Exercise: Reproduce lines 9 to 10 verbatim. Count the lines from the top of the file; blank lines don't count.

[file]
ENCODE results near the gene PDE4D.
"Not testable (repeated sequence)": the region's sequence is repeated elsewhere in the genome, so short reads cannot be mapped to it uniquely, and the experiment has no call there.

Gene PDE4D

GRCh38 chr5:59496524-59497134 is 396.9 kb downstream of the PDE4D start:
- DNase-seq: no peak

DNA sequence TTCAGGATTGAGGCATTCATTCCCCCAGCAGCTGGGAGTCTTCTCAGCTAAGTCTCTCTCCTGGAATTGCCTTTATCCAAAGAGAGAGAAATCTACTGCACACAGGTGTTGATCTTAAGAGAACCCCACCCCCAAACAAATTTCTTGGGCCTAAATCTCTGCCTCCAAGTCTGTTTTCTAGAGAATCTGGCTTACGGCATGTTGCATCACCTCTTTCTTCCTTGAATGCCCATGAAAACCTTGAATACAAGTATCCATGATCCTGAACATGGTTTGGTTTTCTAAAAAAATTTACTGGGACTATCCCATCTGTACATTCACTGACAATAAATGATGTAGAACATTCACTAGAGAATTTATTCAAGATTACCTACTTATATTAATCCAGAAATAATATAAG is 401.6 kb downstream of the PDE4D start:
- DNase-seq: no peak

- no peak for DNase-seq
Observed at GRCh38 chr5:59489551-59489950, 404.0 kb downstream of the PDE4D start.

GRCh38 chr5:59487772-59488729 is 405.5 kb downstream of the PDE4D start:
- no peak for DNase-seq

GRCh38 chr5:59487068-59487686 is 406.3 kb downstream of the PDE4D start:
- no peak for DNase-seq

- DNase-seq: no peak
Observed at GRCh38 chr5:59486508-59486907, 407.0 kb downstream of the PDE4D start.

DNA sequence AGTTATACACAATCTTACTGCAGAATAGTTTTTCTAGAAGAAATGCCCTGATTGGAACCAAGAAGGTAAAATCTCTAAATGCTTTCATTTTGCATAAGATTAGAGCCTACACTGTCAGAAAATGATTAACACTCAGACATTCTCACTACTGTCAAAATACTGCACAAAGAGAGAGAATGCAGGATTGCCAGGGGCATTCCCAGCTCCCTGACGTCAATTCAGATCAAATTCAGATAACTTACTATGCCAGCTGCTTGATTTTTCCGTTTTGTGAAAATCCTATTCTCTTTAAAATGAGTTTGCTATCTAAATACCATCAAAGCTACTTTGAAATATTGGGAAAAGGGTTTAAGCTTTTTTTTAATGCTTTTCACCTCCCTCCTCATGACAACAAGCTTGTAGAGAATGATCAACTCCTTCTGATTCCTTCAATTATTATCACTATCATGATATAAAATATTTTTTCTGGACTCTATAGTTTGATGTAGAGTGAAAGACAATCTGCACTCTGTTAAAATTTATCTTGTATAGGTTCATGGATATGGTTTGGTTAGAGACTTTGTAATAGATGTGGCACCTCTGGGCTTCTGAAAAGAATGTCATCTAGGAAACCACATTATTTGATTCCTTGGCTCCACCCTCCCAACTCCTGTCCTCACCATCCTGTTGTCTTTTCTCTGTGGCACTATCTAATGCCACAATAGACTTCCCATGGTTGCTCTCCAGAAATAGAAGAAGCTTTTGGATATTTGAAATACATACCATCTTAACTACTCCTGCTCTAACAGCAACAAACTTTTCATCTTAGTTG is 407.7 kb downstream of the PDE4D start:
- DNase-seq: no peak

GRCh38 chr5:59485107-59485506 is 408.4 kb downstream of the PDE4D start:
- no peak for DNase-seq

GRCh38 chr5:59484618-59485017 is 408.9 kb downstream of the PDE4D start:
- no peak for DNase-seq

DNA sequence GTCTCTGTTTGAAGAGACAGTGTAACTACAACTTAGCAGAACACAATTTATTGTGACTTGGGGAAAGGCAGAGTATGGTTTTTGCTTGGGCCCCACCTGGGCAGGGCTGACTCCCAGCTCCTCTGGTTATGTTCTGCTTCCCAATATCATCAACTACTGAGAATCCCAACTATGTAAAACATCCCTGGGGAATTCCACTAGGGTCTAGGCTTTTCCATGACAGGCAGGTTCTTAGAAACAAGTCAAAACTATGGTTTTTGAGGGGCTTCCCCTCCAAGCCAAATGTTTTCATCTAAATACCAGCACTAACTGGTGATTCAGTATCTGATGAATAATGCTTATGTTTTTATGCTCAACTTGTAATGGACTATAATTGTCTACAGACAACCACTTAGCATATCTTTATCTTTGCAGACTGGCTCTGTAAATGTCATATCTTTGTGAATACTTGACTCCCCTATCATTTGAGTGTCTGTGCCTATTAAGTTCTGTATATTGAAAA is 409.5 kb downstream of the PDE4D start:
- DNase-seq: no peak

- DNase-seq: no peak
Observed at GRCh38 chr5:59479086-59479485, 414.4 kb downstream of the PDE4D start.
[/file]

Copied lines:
Observed at GRCh38 chr5:59489551-59489950, 404.0 kb downstream of the PDE4D start.

GRCh38 chr5:59487772-59488729 is 405.5 kb downstream of the PDE4D start: